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Last year Vice reported on public health warnings in North Carolina after 90 people became sick with headaches, nausea, hallucinations and other health problems after vaping CBD products. Adulterants appear to have been the problem, and Vice noted that vape oils are poorly regulated and sometimes contain chemicals that “when heated in a vape and inhaled, can cause serious lung irritation.”

A recent study on the quality of CBD liquids used in e-cigarettes is also concerning, finding that “the quality control of manufacturers and the relative safety of these products is uncertain.”

An AP investigation last month found that in lab tests on 30 CBD vape products, ten samples contained synthetic marijuana such as K2 or spice, while others had no CBD at all.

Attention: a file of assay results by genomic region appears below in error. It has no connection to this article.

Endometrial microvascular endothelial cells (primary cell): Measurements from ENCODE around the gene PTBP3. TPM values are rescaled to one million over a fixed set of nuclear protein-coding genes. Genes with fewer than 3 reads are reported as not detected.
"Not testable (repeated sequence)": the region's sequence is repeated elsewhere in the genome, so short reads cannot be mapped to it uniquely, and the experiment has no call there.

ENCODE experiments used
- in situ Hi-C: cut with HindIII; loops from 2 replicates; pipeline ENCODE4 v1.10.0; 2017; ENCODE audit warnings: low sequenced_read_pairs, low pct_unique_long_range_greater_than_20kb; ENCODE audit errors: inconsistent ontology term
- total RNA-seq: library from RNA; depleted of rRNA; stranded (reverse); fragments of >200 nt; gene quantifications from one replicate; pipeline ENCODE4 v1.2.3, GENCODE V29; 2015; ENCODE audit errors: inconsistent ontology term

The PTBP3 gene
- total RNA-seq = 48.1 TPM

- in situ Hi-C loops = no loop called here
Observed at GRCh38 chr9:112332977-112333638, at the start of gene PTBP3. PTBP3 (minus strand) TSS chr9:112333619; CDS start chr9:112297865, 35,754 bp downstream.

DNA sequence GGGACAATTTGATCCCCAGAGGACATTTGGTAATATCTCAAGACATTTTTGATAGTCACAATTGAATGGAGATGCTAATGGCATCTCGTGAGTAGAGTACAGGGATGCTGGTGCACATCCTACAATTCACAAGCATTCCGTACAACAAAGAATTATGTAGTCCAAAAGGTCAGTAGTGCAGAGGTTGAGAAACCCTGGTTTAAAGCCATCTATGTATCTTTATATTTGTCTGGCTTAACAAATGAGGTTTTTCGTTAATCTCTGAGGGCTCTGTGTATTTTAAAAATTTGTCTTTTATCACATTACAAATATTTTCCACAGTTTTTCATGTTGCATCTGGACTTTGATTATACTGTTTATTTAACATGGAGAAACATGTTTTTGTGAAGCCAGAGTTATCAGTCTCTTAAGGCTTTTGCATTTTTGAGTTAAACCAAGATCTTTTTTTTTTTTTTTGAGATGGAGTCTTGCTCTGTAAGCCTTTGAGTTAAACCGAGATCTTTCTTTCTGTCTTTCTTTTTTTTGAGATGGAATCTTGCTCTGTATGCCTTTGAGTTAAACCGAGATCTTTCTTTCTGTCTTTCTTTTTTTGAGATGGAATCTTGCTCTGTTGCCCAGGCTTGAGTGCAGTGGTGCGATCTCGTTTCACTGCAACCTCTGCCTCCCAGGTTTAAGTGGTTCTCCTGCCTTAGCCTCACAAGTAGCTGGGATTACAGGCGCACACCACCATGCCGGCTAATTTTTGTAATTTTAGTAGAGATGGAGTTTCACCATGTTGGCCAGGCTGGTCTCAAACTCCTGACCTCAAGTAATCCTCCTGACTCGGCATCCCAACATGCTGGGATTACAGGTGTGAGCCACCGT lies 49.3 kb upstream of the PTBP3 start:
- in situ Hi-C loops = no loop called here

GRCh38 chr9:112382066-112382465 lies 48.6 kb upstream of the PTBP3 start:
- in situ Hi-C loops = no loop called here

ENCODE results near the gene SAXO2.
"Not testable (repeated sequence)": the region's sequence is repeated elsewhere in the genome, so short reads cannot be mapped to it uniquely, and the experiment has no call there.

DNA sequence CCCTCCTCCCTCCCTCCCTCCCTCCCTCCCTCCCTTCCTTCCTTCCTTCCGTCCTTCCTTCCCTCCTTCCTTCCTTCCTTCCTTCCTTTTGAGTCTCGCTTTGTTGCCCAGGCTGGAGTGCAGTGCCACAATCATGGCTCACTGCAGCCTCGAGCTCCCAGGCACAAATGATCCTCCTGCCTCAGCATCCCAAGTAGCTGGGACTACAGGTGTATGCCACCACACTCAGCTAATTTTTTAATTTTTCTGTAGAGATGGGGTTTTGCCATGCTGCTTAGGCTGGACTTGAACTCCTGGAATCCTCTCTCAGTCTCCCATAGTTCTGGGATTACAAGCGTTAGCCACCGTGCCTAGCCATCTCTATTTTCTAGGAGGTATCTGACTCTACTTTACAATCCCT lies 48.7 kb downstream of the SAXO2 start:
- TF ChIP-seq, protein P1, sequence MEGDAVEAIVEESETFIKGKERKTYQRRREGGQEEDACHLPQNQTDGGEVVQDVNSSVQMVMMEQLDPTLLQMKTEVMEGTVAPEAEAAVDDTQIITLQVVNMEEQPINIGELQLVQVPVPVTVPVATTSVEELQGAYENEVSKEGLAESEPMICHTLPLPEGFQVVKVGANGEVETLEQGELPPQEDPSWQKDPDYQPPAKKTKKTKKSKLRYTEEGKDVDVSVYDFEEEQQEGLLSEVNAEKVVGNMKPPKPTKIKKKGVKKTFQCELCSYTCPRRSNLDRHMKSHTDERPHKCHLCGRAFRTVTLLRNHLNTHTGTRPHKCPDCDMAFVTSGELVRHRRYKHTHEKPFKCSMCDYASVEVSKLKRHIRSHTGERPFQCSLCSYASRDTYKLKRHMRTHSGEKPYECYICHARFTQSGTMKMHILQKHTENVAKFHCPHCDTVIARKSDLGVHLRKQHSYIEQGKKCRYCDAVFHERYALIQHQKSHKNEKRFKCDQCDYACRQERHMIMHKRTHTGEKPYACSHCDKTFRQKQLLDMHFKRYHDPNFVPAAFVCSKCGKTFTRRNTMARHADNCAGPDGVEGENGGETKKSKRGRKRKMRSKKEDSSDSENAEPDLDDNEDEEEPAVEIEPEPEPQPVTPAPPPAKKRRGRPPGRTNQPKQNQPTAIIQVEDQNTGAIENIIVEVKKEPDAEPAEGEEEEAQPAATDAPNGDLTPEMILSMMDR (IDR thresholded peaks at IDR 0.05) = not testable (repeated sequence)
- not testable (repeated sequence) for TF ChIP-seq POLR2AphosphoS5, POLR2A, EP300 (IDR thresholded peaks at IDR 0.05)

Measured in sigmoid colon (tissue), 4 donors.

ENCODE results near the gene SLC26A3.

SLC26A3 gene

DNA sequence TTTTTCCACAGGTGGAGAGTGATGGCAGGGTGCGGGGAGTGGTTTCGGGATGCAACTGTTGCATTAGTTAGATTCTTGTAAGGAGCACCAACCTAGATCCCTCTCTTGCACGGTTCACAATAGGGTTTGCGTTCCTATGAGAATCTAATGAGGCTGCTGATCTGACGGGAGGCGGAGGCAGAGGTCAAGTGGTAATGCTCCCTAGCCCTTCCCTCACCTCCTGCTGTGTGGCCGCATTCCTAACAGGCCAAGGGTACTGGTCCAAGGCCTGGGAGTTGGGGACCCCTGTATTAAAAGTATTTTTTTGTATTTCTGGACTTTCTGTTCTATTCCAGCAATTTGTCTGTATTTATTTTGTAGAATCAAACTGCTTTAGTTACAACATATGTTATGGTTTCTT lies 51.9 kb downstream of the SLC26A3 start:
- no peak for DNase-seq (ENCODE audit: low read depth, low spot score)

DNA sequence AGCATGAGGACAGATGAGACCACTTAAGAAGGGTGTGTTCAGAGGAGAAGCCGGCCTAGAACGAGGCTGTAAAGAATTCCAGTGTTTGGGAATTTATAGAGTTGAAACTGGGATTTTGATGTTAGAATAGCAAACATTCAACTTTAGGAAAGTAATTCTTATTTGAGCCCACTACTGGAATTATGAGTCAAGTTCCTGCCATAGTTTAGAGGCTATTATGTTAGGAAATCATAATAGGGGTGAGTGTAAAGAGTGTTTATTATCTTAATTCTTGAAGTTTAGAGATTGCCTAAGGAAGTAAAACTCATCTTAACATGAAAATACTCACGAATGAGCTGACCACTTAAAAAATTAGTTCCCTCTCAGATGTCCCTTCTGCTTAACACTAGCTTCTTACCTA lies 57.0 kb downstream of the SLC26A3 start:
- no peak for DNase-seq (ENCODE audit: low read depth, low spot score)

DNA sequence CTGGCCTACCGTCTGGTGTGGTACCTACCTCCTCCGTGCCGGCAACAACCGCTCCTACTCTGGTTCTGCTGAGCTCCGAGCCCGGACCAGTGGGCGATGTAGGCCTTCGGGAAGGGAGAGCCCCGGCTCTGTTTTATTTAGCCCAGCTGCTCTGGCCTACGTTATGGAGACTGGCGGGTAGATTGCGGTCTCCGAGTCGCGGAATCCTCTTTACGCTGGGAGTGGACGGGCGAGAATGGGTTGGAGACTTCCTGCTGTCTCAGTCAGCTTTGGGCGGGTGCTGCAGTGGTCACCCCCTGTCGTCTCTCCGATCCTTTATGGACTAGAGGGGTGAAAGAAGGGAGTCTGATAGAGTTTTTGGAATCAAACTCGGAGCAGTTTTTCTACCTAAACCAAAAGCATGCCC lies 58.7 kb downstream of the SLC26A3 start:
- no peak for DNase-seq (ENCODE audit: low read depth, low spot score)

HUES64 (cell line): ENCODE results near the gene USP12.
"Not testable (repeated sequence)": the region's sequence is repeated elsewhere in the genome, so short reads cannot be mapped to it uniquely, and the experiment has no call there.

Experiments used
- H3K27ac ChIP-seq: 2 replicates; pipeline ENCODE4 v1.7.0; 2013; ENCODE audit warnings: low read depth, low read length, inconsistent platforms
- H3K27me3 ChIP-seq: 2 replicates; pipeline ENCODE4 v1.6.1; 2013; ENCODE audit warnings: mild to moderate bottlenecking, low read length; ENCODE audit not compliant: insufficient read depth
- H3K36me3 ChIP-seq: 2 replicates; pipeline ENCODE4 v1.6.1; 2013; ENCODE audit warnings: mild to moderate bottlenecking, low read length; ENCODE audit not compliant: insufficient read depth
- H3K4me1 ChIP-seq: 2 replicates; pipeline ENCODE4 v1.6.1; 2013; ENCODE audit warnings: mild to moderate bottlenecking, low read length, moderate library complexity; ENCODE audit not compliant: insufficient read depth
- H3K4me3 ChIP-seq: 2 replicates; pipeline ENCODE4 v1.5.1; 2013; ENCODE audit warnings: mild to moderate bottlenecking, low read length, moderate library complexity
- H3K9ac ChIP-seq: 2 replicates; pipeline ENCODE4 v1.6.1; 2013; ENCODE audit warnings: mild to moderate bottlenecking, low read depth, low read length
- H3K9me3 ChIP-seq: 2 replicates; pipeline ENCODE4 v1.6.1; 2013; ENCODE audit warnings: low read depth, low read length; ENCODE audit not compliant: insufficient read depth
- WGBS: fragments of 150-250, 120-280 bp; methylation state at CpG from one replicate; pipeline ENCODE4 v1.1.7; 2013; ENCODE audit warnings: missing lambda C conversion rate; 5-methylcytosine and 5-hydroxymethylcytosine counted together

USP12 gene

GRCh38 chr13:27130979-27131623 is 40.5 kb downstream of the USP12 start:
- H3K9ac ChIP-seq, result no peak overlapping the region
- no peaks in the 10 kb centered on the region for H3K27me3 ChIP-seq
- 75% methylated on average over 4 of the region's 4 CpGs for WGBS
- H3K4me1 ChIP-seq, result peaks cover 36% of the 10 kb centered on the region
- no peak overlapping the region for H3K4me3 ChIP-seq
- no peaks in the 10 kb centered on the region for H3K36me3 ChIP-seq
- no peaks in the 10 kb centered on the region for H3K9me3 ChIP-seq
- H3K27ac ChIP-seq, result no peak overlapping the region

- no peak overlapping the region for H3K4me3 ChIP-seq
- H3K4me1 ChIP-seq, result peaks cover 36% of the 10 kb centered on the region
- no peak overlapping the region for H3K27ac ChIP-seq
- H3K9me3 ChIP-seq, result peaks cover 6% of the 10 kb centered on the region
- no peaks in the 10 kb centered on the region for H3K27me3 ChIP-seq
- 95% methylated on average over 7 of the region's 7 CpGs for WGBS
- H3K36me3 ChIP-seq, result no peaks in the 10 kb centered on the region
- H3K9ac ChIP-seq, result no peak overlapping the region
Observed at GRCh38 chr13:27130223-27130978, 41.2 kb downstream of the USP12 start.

Some states with legalized cannabis do require testing of CBD vapes. But it’s not clear what to test for, and even the lab methods for testing have yet to be validated. It is also not known which cutting agents, adulterants and contaminants should be cause for concern. Lung tissue is fragile, vulnerable in ways the GI tract is not, and not well studied. So testing regimes may ultimately require information we currently lack.

Oversight of cannabis testing is limited. California’s Sequoia Analytical Labs was found to be falsifying lab results last year. Plus, many CBD vapes come from the gray or black markets, or are home-brewed, making attempts at quality control irrelevant. As a result, CBD vaping safety is an open question, assuming it is even possible to make a safe CBD vape.